The Gladstone: Building the Wall predicts a dark future that is all too close

Brad Long (as Rick) and Cassandre Mentor (as Gloria) in Building the Wall. Photo: Ari Tapiero

A future just two years hence in which the Trump administration’s detention of millions of illegal immigrants has led to atrocities: sounds improbable, doesn’t it? But weren’t we saying precisely that about Trump’s electoral chances at the outset of last year?

Authoritarianism can triumph unexpectedly, as American Pulitzer-winning playwright Robert Schenkkan sets out to warn in his political drama Building the Wall. Making its Canadian premiere with a short, upcoming run at The Gladstone, the dark vision of a possible future America was written in what the playwright has called a “white-hot fury” immediately following Trump’s presidential win in November, 2016. 

The story is set in 2019, after Trump – who’s been impeached for his actions — and his cohorts have laid waste to what was best about America, building in its place a climate of chaos and fear. In the play, a history professor is interviewing a former prison warden awaiting sentencing for having carried out the detention policy that’s led to horrific results.

“Do we take it as a literal prediction?” asks Sean Devine, whose company Horseshoes & Hand Grenades Theatre is producing the Ottawa show. “No. But the fact that (we’re seeing) deportations and banning of certain immigrants is close.”

“If you’d asked anyone two years ago did they anticipate the political violence and where we are now, they would have answered, ‘No,’” says Devine, who is directing the show. “If the play is an exaggerated warning, we’re still on the path to it.”

The play is in keeping with his company’s artistic goals of addressing political crises, says Devine. If you saw his Re:Union at the 2015 Magnetic North Theatre Festival in Ottawa, you’ll know what he means: the drama examined the timeless theme of sacrifice through the story of Norman Morrison, the young Quaker who set himself afire in front of the Pentagon in 1965 to protest the Vietnam War.

With Brad Long (who’s in the current show, playing opposite Cassandre Mentor) as Morrison, Re:Union was a tour de force of political theatre with a huge human heart.

Building the Wall is decades distant from the Vietnam war, but our own times are equally fraught. The deafening shout of political rhetoric, the rise of right-wing groups: these are among the trends that concern Devine – who ran locally for the New Democratic Party in the 2015 federal election – deeply.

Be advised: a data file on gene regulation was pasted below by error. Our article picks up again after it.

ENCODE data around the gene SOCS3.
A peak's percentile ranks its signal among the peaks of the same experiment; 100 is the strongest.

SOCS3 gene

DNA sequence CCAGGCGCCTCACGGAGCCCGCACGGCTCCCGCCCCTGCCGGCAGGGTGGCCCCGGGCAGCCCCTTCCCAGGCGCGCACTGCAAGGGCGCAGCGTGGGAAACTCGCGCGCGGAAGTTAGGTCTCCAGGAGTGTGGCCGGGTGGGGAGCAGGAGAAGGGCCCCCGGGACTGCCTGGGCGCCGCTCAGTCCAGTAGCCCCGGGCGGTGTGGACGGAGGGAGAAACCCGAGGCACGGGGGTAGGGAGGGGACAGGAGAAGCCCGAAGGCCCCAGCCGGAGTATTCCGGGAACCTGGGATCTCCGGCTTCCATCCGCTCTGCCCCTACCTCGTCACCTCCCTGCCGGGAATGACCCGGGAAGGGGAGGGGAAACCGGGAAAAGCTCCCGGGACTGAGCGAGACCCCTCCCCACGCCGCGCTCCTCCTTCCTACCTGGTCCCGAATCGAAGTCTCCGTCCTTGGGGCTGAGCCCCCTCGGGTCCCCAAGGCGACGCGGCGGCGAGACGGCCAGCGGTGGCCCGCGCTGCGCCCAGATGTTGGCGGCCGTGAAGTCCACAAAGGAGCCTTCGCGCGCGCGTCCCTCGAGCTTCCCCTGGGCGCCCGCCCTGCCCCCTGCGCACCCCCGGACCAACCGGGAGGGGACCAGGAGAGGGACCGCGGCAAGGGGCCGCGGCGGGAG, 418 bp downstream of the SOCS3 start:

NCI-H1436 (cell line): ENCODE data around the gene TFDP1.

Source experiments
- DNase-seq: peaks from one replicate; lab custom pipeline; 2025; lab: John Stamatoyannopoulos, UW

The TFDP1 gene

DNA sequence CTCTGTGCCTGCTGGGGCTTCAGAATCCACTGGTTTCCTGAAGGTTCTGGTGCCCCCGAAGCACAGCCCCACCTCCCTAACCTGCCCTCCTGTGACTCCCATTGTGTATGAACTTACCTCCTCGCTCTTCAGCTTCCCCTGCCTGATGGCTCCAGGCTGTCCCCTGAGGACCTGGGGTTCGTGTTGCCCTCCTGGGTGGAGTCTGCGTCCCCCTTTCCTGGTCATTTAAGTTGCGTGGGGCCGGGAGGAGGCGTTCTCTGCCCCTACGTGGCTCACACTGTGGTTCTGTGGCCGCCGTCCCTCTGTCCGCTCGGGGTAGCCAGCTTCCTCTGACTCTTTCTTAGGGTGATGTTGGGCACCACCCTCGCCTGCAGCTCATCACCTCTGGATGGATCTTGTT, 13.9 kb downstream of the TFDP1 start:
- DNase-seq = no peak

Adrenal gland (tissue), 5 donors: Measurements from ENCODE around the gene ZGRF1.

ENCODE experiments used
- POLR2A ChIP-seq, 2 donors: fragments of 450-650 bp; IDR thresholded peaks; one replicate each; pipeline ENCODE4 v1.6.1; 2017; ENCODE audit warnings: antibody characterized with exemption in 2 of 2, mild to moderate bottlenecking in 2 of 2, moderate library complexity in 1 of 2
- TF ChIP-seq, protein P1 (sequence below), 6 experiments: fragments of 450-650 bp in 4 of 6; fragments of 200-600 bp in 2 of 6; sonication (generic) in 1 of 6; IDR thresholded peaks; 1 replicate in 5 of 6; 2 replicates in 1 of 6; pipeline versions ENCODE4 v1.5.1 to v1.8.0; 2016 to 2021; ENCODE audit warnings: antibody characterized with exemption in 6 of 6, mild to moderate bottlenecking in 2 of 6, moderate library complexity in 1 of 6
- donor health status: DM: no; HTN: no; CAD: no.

His concerns aren’t just for what’s happening south of the border.

“Our own hands are not completely clean,” he says. “Whatever Stephen Harper represented, whatever we’re afraid of – has it died or just been put to brief rest? If the NDP surges and does well in the next election, the Conservatives can easily win if the left splits the vote. The fact that (some) Conservatives are tying themselves pretty closely to (far-right media website) Rebel Media – it’s not the same danger we’re seeing in the States, but we’re not clean.”

In Building the Wall, he says we see two people – Gloria, the liberal professor, and Rick, the prisoner – arguing for their own vision of America. However, the divide may not be a clear as we’d like to think. While the prisoner confesses to “horrible things,” says Devine, “There are parts of us, even as liberals, that say, ‘I identify with that’” when Rick speaks.

That drift toward the unimaginable is quickened when people are put in situations escalating beyond their control. “When you’re put in extreme situations and getting pressure from above, it’s surprising the limits of what a human can do, of how low we can go,” he says.

Watching the unfolding political situation in the U.S., Devine says he’s been most surprised about how Trump’s base – despite their leader’s almost daily offences and clear incompetence – is willing to forgive him.

He’s also flabbergasted by how the Democrats still haven’t taken responsibility for the fact that their lack of leadership helped the country slide into its current state.

When it comes to a state of danger, Devine says, “We have to stop saying, ‘It will never happen.’ It has happened.”

Building the Wall runs Nov. 30-Dec. 3 at The Gladstone (previews Nov. 28 & 29). Tickets/information:

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Patrick Langston covered English professional theatre for the Ottawa Citizen from 2008 to 2016. He also wrote about music, travel, the local housing industry and other subjects for the paper. Patrick continues to contribute to Ottawa Magazine, Diplomat and International Canada Magazine, and other publications.